Earlier this year I bought a book about the men who died in World War 1 and who are commemorated on the War Memorial in Wolstanton. I was quite interested to learn that three of the names on the Memorial are those of our Scouts who died in WW1 and that there is memorial to one of them in the Churchyard and one is actually buried there! Reginald Showan is on the War Memorial and on a Memorial in the Church, Joseph Furnival is on the War Memorial, on a Memorial  in the Church and has a Memorial in the churchyard and Tom Lewis is on the War Memorial and is buried in the Churchyard. See update below.

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The War Memorial and the Memorial in Church

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Joseph Furnival’s Memorial and Tom Lewis’s grave

Having found this out, I decided to look a bit deeper into the men commemorated on our Memorial. Over the last few months as time, job, children etc. allowed, I found out a lot about them, including family information, army records (for some of them), newspaper cuttings and photos of their graves (if they have one). It is my intention to publish all the info on each man on our History site in due course (time permitting!).

On the 11th November I was looking at our local newspaper at and there was a section for remembering those who had been killed in wars. One caught my eye as it was from the niece of Reginald Showan. I asked the paper to pass my details on to her and to ask her to get in touch with me. She did and I went round to see her as she lived locally. She did not know he was a Scout or that there was a memorial to him and his fellow Scouts, nor that his family had paid for a candlestick in memory of him in our Church.

He has no known grave because she told me he was ‘blown to bits’. Very sad.

She gave me an interesting photo though.

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This shows him with his mother and brother Ian Malcolm ‘Mac’ on or around the time he joined up in September 1914. The very interesting thing is that his brother is in Scout uniform and is more than likely a Porthill Scout. So this is now the earliest photo of one of our Scouts we have!

Being a glutton for punishment, I’d also decided to try to find out some information on the list of 34 Scouts we have from 1908 (see here). Again, some I’ve found out lots about, some nothing at all and some just a slight bit of information.
The ones I’ve got information on show that their stories are very varied. One died in 1913 and another emigrated to Winnipeg in Canada, fought in France in WW1, returned to Canada and ended up living in Chicago!

But there is one that is interesting and leaves me with a ‘problem’. One of the Scouts on the 1908 list is a J H Strange. It didn’t occur to me at first that he was living at the same address as our first Scoutmaster, William Hockett. After some digging, I found that William Hockett was his step father.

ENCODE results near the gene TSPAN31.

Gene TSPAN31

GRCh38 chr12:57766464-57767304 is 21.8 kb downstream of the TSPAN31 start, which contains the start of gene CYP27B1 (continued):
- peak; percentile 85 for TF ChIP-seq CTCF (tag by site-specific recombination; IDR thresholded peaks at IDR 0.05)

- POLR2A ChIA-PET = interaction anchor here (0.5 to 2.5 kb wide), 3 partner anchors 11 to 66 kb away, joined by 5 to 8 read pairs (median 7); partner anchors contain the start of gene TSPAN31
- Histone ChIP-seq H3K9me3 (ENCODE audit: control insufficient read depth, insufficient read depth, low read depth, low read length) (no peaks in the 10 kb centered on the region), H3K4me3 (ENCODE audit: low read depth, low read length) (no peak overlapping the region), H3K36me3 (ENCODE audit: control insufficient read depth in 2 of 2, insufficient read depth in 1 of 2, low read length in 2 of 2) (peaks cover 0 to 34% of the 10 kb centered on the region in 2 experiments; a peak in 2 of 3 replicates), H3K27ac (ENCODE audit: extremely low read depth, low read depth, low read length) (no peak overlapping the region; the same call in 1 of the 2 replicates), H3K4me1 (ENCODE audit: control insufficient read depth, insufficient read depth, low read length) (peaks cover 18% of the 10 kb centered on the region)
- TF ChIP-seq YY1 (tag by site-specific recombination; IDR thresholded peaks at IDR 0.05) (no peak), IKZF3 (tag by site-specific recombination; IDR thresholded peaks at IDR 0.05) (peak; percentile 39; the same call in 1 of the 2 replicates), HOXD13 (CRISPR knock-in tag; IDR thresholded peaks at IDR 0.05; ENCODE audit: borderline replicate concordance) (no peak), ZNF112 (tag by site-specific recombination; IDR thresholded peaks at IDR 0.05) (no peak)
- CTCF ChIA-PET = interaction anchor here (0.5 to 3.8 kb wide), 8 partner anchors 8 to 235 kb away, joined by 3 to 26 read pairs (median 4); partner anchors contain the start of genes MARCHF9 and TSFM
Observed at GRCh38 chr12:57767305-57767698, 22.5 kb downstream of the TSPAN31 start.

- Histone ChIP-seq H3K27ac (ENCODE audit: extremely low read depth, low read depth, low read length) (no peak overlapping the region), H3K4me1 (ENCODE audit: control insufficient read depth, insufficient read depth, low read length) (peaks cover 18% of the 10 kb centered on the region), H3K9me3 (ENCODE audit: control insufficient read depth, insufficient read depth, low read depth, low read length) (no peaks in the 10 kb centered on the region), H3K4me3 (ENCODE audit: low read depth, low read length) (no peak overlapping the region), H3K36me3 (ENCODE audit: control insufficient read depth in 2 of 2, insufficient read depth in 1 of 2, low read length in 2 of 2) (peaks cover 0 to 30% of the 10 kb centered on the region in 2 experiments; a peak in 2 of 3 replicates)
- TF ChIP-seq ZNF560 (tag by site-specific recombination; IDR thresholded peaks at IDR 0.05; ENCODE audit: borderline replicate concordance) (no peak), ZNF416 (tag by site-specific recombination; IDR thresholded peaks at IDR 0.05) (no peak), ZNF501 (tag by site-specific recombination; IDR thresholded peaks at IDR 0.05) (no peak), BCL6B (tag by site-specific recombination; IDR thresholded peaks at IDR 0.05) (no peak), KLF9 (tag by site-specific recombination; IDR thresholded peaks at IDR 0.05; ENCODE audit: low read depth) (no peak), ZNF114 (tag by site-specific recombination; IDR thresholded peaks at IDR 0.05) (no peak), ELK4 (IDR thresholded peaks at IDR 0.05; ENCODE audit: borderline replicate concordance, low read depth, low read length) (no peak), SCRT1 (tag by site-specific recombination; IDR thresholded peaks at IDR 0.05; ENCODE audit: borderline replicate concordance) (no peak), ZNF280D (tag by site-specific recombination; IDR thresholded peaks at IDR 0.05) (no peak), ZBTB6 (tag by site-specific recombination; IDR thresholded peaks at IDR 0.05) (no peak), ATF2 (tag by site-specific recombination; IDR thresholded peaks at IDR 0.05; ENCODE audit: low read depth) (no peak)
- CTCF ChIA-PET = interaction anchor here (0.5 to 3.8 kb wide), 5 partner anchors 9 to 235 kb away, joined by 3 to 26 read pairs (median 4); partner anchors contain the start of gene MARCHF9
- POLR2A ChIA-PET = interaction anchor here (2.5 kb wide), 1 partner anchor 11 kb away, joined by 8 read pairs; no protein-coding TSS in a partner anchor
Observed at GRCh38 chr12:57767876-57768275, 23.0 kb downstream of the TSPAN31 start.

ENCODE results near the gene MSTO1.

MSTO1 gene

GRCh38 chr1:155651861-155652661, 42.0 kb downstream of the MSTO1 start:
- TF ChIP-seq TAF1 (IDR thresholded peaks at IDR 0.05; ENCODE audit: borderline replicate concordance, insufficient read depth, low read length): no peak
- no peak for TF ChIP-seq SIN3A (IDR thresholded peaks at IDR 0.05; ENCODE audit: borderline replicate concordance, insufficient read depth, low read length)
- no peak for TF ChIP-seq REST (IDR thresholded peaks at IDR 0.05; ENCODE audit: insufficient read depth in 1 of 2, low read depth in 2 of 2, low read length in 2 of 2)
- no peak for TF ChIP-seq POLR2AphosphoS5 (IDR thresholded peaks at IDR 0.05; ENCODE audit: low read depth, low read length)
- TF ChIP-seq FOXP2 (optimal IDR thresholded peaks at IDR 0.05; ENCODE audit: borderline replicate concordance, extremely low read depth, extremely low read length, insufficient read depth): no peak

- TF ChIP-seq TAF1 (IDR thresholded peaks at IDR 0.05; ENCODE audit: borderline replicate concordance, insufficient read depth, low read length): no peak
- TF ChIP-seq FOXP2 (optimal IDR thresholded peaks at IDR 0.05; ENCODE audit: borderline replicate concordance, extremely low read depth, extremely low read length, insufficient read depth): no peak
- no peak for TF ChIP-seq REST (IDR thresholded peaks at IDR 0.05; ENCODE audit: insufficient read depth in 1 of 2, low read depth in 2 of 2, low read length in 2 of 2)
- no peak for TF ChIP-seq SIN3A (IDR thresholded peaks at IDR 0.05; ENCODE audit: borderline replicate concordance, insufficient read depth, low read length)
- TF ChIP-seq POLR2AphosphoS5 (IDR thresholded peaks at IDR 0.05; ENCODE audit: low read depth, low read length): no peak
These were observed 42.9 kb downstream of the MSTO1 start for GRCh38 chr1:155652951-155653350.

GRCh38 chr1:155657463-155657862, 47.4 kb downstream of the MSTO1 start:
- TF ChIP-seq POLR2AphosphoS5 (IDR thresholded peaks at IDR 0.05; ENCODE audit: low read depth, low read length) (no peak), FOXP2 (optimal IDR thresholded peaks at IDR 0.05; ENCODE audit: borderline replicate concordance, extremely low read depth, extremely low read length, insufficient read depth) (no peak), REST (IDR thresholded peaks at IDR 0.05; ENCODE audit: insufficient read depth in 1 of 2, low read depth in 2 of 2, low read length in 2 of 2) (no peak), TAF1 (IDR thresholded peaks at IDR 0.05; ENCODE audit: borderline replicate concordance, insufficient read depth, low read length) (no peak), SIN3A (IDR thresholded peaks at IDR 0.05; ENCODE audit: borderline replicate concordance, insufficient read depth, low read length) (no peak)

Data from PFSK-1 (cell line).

James Harold Strange wasn’t a Scout for very long however, as he joined the Grenadier Guards at Lichfield as a boy soldier on 18/12/1908 aged 14. He became a drummer in the 2nd Battalion Grenadier Guards, attaining adult service on 14/08/1912, and ceased to be a drummer a year later. His Battalion embarked for France on 12/08/1914 and he was in action from 24/08/1914 during the retreat from Mons until he was killed during the Battle of the Aisne some time between 14-16/09/1914. He has no known grave, but is commemorated by the Commonwealth War Graves Commission.

And herein lies the ‘problem’. He isn’t commemorated on our memorial. I guess this is because around the time WW1 started, his family moved to Hertfordshire, where his step father was from. I have, however, added him to our memorial page.

I think at some point we will have to add him to our memorial and in the Church’s Book of Remembrance, but how we add him to the Memorial is something to be thought about for the moment. Although, as ‘problems’ go, it’s not a bad one to have.

He will be commemorated by us, as it is the reason I started to look into the lives of these men. To be honest, although we had the Memorial, up until a couple of years ago, we knew nothing about these men. Which considering we have the Memorial to honour their memory, wasn’t really on! Which is why I wanted to find out all I could about them.

I do wonder if any of the others in the list of 1908 Scouts I have were killed in WW1, although I hope not.

Update 02/04/12: After a lot of searching, it appears that the Tom Lewis buried in the Churchyard isn’t ‘ours’. You can read about the correct one on the site here.